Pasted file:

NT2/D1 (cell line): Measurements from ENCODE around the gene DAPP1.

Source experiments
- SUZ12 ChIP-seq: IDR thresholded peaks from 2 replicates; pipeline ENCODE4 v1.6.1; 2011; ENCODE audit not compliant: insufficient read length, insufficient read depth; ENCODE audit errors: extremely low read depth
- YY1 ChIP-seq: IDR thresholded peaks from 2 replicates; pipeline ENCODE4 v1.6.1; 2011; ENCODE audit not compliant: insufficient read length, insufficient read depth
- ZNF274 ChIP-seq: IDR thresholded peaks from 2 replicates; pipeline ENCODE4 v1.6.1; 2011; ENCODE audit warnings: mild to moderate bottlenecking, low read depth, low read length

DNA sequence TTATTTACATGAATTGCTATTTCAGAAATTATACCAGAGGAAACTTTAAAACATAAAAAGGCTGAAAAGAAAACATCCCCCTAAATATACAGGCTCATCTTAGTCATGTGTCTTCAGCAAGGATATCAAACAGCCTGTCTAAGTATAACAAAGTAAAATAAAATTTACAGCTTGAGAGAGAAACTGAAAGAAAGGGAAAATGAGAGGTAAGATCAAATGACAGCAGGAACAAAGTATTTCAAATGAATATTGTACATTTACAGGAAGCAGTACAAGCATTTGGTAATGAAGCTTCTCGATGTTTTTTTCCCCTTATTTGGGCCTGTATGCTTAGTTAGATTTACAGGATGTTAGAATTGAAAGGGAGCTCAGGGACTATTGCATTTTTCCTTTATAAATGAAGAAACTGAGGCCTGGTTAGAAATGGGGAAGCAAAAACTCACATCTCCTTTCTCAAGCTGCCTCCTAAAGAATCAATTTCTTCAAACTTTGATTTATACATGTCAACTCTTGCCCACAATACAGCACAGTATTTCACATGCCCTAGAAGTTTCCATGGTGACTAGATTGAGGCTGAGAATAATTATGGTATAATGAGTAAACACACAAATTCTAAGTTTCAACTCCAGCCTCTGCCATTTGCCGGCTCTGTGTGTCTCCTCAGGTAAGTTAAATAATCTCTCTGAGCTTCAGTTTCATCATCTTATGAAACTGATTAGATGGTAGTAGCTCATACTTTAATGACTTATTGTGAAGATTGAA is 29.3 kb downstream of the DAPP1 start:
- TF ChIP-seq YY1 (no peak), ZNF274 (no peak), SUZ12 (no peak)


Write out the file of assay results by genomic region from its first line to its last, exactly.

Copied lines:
NT2/D1 (cell line): Measurements from ENCODE around the gene DAPP1.

Source experiments
- SUZ12 ChIP-seq: IDR thresholded peaks from 2 replicates; pipeline ENCODE4 v1.6.1; 2011; ENCODE audit not compliant: insufficient read length, insufficient read depth; ENCODE audit errors: extremely low read depth
- YY1 ChIP-seq: IDR thresholded peaks from 2 replicates; pipeline ENCODE4 v1.6.1; 2011; ENCODE audit not compliant: insufficient read length, insufficient read depth
- ZNF274 ChIP-seq: IDR thresholded peaks from 2 replicates; pipeline ENCODE4 v1.6.1; 2011; ENCODE audit warnings: mild to moderate bottlenecking, low read depth, low read length

DNA sequence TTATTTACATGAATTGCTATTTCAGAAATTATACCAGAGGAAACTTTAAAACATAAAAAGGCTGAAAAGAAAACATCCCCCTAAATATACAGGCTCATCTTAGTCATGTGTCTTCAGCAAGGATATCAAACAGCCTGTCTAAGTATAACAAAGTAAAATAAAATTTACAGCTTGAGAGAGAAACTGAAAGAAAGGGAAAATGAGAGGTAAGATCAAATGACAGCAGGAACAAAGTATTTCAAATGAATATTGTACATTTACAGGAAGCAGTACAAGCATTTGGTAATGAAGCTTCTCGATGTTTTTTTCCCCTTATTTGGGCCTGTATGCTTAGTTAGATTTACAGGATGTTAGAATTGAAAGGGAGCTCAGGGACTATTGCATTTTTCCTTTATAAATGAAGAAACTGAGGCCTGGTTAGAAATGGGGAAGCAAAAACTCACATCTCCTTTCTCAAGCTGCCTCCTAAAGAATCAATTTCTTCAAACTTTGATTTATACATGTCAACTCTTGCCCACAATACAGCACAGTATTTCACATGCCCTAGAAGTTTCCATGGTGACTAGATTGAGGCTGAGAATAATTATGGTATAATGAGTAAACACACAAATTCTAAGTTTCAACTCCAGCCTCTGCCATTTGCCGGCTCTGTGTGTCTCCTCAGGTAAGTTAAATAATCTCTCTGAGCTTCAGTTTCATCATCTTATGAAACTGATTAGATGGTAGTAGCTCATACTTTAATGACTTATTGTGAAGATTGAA is 29.3 kb downstream of the DAPP1 start:
- TF ChIP-seq YY1 (no peak), ZNF274 (no peak), SUZ12 (no peak)